‘The Shining’: Stephen King Hated Kubrick’s Version of Wendy: ‘She’s Basically Just There to Scream and be Stupid’

Stephen King has had many of his novels turned into films, and he likes some more than others. One critically acclaimed film based on one of his books that he does not care for is Stanley Kubrick’s The Shining. Despite the fact that the film is widely considered one of the great horror films of all time, King didn’t like it. While he had many reasons for this, what he hated the most about it was the depiction of the character Wendy. Here’s what King had to say about it. 

Shelley Duvall screaming, behind an ax, in 'The Shining'
Shelley Duvall In The Shining | Warner Brothers/Getty Images

Stanley Kubrick’s ‘The Shining’ is one of the greatest horror movies ever made

Say what you want about King’s novel (and it was obviously a hit with fans), but the film was also definitely successful. Kubrick’s 1980 adaptation was massively popular. The film tells the story of a boy with psychic abilities and a man who descends into madness at the sinister Overlook Hotel. It has a score of 8.4 stars out of 10 on IMDb. It grossed $46 million on a budget of $19 million. It featured some of the most iconic shots and lines in horror movie history. 

Jack Nicholson was already a star when he appeared in the film, but his performance here definitely helped his stature as an actor grow. Nicholson’s famous “Here’s Johnny!” line has gone down as one of the most memorable images in cinema. 

Why Stephen King didn’t like Kubrick’s version of Wendy in ‘The Shining’

According to Indie Wire, King’s least favorite aspect of the movie was how Kubrick portrayed Wendy, Jack Torrance’s wife. Wendy, played by the talented actor Shelley Duvall, was written much differently in the book. 

“Shelley Duvall as Wendy is really one of the most misogynistic characters ever put on film, she’s basically just there to scream and be stupid and that’s not the woman that I wrote about.”

While King’s opinion certainly has validity, the fact is that Kubrick’s adaptation of King’s book is a work of art in its own right. It may not be the same as King’s book, but he made different creative choices for his own reasons. No one can doubt King’s credentials as an author, but Kubrick is certainly no slouch as a director. It’s hard to figure out which one was right – it’s easier to chalk this up to a creative difference between two geniuses.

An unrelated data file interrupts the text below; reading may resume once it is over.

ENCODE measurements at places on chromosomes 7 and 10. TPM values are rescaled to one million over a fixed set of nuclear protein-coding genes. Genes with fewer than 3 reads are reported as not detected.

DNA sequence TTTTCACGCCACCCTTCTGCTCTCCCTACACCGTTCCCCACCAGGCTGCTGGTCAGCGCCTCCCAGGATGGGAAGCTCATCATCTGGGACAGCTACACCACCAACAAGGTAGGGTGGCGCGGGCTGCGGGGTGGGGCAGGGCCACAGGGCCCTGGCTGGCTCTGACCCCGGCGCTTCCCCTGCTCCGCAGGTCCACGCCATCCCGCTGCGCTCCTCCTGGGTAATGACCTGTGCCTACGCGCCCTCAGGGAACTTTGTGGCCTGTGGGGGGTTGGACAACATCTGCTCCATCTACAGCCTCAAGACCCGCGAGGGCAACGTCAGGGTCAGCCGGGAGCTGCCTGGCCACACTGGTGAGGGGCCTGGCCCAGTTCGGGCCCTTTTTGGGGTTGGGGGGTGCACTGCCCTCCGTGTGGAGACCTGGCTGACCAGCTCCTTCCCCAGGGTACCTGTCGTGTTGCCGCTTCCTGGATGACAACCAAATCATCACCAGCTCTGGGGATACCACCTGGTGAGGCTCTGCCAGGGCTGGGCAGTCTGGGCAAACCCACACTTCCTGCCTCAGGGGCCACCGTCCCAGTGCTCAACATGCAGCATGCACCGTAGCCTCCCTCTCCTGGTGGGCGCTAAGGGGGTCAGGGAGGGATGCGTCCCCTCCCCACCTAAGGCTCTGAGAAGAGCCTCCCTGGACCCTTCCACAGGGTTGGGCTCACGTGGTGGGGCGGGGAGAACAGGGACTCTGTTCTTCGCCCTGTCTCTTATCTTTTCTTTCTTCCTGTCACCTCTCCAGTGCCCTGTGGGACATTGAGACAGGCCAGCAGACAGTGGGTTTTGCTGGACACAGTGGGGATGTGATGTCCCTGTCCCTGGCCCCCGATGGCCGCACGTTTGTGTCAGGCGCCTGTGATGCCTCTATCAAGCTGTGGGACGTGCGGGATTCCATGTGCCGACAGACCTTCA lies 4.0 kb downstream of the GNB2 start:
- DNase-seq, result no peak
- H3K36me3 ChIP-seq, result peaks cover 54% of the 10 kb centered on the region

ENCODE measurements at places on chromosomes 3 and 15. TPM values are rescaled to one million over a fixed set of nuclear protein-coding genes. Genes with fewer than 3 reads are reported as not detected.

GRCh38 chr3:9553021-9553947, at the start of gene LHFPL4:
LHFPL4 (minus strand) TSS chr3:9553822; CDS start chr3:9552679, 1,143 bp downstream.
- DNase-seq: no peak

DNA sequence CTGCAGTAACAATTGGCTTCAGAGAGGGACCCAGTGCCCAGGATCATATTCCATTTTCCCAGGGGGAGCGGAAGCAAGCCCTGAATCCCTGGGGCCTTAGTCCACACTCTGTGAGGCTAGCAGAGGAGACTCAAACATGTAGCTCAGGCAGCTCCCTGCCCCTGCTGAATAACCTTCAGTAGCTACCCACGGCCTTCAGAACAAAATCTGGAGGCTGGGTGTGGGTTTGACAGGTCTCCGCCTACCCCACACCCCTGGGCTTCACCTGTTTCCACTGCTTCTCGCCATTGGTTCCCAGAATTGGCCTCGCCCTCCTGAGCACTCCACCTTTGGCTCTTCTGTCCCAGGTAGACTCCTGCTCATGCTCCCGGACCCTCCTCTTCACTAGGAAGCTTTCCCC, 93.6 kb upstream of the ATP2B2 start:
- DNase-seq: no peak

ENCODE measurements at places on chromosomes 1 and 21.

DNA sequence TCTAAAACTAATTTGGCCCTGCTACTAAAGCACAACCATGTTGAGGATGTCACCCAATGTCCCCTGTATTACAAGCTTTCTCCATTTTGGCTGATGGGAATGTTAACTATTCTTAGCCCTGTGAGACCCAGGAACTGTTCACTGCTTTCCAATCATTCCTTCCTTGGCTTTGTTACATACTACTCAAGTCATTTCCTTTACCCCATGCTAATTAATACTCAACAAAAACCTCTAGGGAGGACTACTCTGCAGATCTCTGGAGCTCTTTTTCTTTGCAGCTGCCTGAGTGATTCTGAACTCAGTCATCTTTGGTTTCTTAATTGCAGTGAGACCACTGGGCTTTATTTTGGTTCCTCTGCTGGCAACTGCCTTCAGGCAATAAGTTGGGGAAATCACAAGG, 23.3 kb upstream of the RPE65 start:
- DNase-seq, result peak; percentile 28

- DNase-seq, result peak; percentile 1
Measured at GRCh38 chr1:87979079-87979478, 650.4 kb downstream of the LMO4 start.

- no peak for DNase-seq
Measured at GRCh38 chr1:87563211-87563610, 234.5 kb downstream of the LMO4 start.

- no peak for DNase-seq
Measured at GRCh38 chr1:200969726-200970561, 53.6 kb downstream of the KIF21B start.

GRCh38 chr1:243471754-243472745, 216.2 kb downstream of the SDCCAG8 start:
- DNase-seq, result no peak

‘The Shining’ film has many differences from the book

The movie may be based on the book, but there are plenty of ways in which it veers off the original course the movie set. Cinema Blend outlined some of the discrepancies between the film and the novel, including: 

  • The infamous creepy twins featured in the film aren’t in the book. 
  • One of the film’s most iconic images was the blood-filled elevator. This also isn’t in the book. 
  • Another famous image is the view from Torrance’s typewriter where he has typed the words “All words and no play make Jack a dull boy” repeatedly. This is never referenced in the book. 
  • The “Here’s Johnny!” line mentioned above? Not in the book. 
  • In the film, Jack famously freezes to death. Who can forget the image of Jack Nicholson, frozen solid, sitting there gathering freezer burn? In the novel, however, Jack is blown to smithereens in the hotel’s boiler room. 
  • The character of Wendy is a much more independent character in the book. 

King was no fan of Kubrick’s take on his material. He had multiple reasons for his distaste, but his number one reason related to Wendy. 

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